“I think players need their expectations managed when they are not on the golf course. They need their emotions managed. Expectation levels are key when you’re going out there playing.
“It’s not unknown that Peter Hanson was unhappy two years ago at Medinah because he wasn’t handled correctly. His expectation levels weren’t managed correctly.
"You don’t need any member of the team feeling disappointed or down or not feeling part of the team or any of that stuff. Paul’s done a phenomenal job in that regard.”
Indeed, McDowell believes that playing such a key role in the Ryder Cup will stand to Dubuisson in future majors just as the experience of Valhalla in 2008 stood to McDowell at Pebble Beach in the 2010 US Open.
“This week was huge for him, to mature as a player, to grow as a player. As it did for me in 2008, I think the Ryder Cup can make a big difference to a guy’s career and his whole belief in himself,” McDowell said. “It’ll be great to see how he comes out the other side of this.
“Victor’s a very, very cool dude. Yes, he’s very quiet but there’s a lot of intelligence and a lot of heart behind it. Getting to know him this week, as I have, I’ve started to realise how great a guy is in there, how much talent is in there and how much passion for the game of golf.
“It’s a quiet passion, he wants to be humble and to be understated and that’s the way he comes across but he’s a very cool guy."
Dubuisson is something of a mystery and details about his childhood are hazy at best.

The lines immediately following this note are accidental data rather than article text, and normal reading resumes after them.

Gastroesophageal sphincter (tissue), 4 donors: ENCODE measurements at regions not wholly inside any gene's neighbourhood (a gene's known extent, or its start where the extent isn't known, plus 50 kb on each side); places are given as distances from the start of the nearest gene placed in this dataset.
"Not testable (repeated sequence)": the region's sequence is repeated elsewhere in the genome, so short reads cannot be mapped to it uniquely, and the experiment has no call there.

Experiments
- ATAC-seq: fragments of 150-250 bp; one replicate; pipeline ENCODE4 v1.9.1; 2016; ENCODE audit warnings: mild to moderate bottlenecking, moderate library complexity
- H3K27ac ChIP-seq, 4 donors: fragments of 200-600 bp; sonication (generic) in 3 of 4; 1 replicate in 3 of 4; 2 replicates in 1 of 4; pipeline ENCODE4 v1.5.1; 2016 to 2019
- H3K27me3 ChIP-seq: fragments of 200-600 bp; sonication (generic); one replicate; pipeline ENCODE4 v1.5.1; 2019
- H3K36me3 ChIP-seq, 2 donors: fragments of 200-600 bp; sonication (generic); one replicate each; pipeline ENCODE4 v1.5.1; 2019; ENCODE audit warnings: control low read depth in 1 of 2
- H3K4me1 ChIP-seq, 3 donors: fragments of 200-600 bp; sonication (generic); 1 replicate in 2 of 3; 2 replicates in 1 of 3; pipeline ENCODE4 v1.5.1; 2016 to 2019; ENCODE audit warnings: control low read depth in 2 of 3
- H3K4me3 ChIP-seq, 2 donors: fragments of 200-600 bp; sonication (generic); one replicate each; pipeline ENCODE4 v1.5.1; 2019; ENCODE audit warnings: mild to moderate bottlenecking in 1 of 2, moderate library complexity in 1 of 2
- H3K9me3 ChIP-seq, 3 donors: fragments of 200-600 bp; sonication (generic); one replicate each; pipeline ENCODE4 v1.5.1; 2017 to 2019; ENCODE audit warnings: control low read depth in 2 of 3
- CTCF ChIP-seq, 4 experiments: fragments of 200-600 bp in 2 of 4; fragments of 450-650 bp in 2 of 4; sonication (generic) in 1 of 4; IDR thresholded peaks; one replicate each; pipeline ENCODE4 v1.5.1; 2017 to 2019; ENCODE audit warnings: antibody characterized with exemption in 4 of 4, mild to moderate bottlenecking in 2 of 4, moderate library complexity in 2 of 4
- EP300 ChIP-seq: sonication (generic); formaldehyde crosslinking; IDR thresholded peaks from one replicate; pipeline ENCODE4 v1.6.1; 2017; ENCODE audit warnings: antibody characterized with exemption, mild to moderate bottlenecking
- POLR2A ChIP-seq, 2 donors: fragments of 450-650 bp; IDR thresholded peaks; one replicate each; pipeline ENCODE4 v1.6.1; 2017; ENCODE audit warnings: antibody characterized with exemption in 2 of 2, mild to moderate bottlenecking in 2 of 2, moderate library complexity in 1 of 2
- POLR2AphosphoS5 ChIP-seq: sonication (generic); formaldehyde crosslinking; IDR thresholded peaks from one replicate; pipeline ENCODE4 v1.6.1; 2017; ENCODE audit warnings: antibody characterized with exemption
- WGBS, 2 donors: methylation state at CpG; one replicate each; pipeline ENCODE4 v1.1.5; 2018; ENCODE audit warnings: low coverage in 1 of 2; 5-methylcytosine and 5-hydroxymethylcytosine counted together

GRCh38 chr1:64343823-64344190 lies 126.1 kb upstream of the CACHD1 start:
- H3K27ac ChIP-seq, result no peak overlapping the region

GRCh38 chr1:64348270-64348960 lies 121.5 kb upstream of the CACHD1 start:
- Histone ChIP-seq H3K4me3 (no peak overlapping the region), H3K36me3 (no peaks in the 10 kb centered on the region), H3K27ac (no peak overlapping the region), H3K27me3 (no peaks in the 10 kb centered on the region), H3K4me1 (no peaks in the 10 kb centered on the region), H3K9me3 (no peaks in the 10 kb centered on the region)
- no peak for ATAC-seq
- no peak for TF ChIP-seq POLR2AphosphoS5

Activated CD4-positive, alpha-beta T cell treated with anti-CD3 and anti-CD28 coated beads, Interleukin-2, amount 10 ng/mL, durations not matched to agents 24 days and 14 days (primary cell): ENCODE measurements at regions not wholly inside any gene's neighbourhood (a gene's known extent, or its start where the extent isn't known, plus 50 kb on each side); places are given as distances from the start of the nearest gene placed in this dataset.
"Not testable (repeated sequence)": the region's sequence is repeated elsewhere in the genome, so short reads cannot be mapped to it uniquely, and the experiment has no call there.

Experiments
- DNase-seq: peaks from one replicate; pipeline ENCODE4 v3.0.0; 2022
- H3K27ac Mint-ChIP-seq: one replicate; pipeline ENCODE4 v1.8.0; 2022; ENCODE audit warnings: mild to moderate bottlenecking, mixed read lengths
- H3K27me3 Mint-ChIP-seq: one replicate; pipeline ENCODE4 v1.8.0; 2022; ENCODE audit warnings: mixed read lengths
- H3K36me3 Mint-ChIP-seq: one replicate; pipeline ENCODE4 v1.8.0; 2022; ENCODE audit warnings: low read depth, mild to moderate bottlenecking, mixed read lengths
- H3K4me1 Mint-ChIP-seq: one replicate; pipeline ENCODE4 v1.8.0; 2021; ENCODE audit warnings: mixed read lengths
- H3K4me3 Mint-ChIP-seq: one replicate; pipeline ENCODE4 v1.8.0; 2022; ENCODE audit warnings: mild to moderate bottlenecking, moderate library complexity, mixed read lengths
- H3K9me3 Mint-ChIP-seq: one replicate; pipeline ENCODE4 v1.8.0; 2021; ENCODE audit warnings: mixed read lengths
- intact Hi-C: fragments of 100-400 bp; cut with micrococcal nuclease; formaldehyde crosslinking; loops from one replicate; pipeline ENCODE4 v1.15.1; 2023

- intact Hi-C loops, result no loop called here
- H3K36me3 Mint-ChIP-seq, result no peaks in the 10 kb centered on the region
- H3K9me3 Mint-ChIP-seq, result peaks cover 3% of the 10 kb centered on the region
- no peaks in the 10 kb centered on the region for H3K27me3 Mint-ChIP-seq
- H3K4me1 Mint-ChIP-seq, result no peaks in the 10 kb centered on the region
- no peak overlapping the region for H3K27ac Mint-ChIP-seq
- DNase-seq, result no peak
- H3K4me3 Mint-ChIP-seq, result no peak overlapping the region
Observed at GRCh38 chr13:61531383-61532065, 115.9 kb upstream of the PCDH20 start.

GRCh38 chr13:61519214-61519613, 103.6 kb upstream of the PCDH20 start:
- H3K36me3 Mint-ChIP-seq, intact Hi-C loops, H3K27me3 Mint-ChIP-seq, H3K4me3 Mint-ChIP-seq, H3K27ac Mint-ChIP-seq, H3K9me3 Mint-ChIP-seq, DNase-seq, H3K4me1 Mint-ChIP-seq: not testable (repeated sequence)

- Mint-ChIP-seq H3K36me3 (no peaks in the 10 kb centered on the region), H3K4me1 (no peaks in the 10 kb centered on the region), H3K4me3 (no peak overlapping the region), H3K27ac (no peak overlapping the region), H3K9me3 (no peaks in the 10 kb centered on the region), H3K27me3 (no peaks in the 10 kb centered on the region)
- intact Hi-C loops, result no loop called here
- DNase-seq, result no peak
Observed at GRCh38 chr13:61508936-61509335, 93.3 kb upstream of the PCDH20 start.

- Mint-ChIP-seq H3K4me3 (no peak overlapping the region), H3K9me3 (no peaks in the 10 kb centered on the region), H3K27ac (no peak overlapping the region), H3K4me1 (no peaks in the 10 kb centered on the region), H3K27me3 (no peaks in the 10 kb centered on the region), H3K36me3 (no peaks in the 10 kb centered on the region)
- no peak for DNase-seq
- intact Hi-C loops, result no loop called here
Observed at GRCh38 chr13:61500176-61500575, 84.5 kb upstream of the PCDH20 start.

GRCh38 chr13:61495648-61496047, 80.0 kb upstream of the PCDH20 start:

“Yeah, he’s guarded for reasons and I’ve chipped away at the surface a little bit," McDowell said. "There’s things in his past he doesn’t want to talk about and that’s fine.
You’re not going to go there with a guy. You’re just going to get him in a position where he’s happy to play golf and inspired and I think he’d a good time.
“Valhalla was a huge maturing process for me because I came out of there knowing and believing I could do it on the world stage, at the top level and under the highest pressure.
“This guy will gain so much belief in himself, his ability. I’ve told him how good he is. I told him I was going to tell you guys he’s the next Seve Ballesteros because I believe that’s how good he is.
“It means a lot to him. He needs that. I feel he’s the kind of player who needs to know how good he is because it’s nearly like he’s embarrassed to believe he’s a great player. World class the last couple of days, a lot of fun.”
As for the next Ryder Cup captain, McDowell knows that Europe has many potential candidates with Darren Clarke and Miguel Angel Jimenez at the top of the waiting list in terms of age for Hazeltine in 2016 with Thomas Bjorn and Pádraig Harrington in the chamber for 2018 and 2020.
“They’re queuing up,” he said. “But Paul’s template should absolutely be carried on. Paul has not reinvented the wheel this week but he has refined the template. He’s looked at how Europe’s been successful and he’s worked out how to fine tune each part of that mechanism and he’s done it incredibly well.”